Some of you might ask, how can being charitable be harmful? In the classic example, if you’re exhausted yet agree to give your time to someone, it’s easy to become resentful, harming the relationship in the long run and yourself in the short term.

The SMR Echo Palace

Social Media Reality & Technology-Induced Busyness

Navigating this world of unlabeled gray requires openness, awareness, and flexibility. It’s not about behaving rightly, but behaving smartly and effectively. Knowing when it’s time to be selfish, time to be charitable, time to love, time to set kind boundaries, time to protect, or time to sacrifice. Flexibility and openness, however, are not usually associated with technological development or innovation.

Technology has historically liked labels and lines, it makes it easier to put things into a structured, relational database which has powered our business logic engines for the last 50 years. Only in the last handful of years have unstructured or NoSQL databases become widely used (Cassandra used by Facebook for example). Even still, these databases rely on labeling, although not as rigidly.

My personal piece of technology, my iPhone, makes me feel busy and a little bit elite. It’s constantly buzzing and popping with updates, sending my dopamine system into a high but never satisfied overdrive. Not only does it make me feel busy and important, it knows me almost better than I know myself, sending my labels out to apps who send back customized information just for me, creating my own personal Echo Palace. A place where I’m Queen and everything is catered and customized to my every Like or Comment.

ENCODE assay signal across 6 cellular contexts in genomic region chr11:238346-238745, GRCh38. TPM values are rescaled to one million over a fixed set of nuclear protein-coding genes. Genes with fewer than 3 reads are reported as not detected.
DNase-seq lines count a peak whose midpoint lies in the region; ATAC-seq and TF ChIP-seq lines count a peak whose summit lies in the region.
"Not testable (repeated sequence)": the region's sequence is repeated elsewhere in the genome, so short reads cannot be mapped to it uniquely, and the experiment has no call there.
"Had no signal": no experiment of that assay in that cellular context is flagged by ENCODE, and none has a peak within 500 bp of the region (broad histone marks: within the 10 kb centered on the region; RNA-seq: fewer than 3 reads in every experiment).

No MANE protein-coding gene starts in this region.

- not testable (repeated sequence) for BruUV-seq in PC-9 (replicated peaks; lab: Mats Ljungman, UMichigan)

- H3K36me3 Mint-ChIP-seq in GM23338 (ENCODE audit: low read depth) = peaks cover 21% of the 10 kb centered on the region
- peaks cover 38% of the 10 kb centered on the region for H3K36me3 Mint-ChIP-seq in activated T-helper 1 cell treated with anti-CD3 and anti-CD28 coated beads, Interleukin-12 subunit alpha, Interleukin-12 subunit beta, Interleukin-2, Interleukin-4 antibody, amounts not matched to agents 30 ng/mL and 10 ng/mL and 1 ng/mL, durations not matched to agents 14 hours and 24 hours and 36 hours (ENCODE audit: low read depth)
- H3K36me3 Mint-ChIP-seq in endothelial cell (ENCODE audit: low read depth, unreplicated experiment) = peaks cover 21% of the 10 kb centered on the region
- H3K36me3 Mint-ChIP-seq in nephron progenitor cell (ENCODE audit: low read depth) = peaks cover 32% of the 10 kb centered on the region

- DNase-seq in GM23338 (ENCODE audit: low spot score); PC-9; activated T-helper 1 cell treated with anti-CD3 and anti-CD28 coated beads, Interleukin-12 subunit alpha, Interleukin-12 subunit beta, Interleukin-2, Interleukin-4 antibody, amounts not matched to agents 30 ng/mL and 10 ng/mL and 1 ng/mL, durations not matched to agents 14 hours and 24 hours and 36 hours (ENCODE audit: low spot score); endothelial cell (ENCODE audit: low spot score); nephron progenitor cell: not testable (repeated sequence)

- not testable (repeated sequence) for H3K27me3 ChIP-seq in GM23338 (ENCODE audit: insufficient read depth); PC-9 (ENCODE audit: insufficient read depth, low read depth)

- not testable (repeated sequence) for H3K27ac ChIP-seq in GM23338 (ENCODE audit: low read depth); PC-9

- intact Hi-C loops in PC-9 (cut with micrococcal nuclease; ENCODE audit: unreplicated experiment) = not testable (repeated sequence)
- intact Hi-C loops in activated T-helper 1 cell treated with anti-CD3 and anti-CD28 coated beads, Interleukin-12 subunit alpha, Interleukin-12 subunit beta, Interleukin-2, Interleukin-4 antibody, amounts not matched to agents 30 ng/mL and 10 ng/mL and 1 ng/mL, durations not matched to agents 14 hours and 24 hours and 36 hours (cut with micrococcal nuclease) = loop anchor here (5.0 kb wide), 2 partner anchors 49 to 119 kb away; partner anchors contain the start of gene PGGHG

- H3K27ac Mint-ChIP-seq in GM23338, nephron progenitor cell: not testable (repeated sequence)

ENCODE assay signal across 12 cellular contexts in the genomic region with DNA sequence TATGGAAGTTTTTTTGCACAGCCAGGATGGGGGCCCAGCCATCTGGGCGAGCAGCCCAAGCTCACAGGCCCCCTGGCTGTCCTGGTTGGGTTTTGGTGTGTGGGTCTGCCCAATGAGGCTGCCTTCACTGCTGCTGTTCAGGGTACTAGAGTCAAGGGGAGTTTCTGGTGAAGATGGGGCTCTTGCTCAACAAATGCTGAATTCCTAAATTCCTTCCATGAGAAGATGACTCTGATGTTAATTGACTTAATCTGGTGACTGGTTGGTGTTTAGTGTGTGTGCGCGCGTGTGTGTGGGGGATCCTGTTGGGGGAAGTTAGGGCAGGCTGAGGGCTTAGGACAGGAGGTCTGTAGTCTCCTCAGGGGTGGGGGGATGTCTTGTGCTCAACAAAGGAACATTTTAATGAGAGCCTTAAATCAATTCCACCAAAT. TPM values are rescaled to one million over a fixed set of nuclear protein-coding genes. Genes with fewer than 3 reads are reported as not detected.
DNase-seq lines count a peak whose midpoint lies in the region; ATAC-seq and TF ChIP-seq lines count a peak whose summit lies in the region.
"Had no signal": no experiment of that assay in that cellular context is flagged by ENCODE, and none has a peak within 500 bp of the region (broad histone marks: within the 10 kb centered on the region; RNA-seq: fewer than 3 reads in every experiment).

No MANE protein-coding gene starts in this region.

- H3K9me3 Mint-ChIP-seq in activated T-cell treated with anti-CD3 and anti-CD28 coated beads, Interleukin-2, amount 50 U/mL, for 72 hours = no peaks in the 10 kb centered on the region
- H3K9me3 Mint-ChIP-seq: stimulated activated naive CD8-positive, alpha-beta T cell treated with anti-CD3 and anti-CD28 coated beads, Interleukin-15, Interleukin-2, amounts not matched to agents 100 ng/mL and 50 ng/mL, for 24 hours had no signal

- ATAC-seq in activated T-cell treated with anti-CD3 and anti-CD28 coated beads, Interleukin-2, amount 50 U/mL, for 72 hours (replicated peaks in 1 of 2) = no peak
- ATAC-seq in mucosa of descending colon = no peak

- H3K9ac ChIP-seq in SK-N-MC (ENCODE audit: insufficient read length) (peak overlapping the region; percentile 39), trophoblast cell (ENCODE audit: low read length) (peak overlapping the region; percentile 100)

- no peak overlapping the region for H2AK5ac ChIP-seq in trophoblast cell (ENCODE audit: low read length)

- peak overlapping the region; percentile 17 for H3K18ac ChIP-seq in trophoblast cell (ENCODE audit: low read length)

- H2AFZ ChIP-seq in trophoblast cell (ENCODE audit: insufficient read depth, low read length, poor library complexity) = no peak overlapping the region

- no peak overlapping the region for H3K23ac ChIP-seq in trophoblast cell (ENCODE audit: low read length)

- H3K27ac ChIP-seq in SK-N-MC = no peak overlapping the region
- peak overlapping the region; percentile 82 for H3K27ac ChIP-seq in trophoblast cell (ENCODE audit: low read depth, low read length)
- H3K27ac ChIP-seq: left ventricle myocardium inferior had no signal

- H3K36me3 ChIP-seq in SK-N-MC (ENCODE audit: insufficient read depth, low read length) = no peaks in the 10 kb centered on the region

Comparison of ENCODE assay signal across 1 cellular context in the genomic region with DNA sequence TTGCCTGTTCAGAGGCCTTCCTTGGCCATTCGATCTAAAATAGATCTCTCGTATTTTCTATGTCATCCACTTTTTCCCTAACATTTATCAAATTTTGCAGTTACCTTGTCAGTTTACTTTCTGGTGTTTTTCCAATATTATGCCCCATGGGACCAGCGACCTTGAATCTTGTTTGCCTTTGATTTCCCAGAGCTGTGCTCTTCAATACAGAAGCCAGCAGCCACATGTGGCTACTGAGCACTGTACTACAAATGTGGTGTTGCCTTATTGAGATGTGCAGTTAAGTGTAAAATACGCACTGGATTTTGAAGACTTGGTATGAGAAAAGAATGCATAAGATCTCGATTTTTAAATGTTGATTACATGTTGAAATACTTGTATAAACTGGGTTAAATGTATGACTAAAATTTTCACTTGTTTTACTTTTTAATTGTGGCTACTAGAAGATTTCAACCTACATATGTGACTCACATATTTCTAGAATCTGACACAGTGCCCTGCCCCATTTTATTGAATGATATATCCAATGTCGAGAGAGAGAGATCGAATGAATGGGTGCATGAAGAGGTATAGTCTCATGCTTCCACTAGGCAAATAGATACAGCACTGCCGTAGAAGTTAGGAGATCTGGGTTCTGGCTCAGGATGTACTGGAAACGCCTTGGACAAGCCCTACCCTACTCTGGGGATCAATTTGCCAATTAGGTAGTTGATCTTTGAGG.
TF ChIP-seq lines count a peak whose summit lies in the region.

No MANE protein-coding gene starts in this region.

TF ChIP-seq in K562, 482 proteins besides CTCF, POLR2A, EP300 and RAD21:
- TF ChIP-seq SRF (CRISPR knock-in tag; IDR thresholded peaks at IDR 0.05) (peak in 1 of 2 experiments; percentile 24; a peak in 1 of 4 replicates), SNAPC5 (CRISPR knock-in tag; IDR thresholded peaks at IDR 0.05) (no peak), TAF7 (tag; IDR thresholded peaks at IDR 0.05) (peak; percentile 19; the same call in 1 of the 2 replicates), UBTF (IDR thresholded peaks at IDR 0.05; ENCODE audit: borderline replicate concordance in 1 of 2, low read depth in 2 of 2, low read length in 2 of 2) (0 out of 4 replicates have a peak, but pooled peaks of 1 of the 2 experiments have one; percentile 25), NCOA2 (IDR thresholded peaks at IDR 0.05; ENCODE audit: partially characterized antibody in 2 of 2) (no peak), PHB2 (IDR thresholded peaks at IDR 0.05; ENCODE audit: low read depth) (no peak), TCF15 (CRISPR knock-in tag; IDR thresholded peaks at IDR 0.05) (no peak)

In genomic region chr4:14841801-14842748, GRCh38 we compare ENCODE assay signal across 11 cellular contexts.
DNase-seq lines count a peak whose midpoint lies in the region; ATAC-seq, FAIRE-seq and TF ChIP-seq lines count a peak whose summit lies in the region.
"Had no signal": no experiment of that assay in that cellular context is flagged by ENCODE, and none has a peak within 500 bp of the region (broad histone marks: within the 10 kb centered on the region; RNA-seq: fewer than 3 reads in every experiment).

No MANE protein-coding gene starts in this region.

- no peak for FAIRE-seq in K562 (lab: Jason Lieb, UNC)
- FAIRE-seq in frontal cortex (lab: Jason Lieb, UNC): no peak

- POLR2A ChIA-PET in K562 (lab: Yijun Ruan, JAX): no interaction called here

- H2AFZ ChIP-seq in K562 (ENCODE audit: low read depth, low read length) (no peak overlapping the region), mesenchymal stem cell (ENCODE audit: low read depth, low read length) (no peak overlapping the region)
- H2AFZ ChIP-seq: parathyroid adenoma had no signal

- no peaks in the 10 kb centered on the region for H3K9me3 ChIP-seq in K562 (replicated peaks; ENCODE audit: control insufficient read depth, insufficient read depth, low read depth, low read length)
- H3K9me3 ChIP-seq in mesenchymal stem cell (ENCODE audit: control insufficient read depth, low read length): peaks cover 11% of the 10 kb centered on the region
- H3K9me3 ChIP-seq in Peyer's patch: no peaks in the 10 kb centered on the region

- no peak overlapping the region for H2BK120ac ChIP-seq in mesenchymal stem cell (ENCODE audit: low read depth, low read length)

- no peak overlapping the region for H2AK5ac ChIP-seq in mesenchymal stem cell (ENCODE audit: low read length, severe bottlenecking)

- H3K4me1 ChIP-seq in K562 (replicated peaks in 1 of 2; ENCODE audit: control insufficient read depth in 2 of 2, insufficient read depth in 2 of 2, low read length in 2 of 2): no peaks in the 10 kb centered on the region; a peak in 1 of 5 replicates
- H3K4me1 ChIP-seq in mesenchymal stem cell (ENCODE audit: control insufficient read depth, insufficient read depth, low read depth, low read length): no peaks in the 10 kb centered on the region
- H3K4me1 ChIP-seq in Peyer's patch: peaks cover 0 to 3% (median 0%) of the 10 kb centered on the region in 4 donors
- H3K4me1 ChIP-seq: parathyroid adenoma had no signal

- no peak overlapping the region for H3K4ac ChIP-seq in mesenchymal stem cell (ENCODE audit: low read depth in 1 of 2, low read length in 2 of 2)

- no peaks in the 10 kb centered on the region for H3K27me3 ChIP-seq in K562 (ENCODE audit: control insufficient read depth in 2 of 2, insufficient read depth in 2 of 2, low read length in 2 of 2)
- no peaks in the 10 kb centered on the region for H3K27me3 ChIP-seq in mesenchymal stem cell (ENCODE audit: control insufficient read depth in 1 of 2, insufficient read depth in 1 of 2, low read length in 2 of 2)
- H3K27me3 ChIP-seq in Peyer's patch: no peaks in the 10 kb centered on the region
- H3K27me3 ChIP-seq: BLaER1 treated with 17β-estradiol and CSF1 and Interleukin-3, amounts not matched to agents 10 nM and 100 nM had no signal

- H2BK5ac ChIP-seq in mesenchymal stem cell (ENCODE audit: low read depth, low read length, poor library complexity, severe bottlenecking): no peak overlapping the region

It’s SMR, Social Media Reality which can be just as mind-bending as wearing a VR headset.

The Big Questions for Technologists

Growing and Nurturing the Heart Muscle

How can we use technology to increase our flexibility and awareness, so that we can choose our actions more deliberately in the confusing and challenging gray areas of reality? How can we do this and make money at the same time? After all, an enlightened and aware populace might not buy as much!

How can we use technology so that economic incentives line up with increasing joy and minimizing suffering? The use of blockchain is already changing how we trust financial institutions. Maybe in the future, our most basic concepts of money and finance will change as well.

Technology is an extension of our culture and our bodies. In a way, without knowing it, we have always been gods building ourselves. It’s inevitable that we will continue to shape ourselves. Every decision, every design, every click shapes the future.

My goal with Compassionate Technologies is to create a framework for building flexibility and awareness into ourselves. Brainstorming how we can design technologies, companies, and investment communities which thrive not only on business but compassion KPIs.

In an increasingly flexible and globalized world, I hope that we can find ways for compassion, technology, and business to advance together.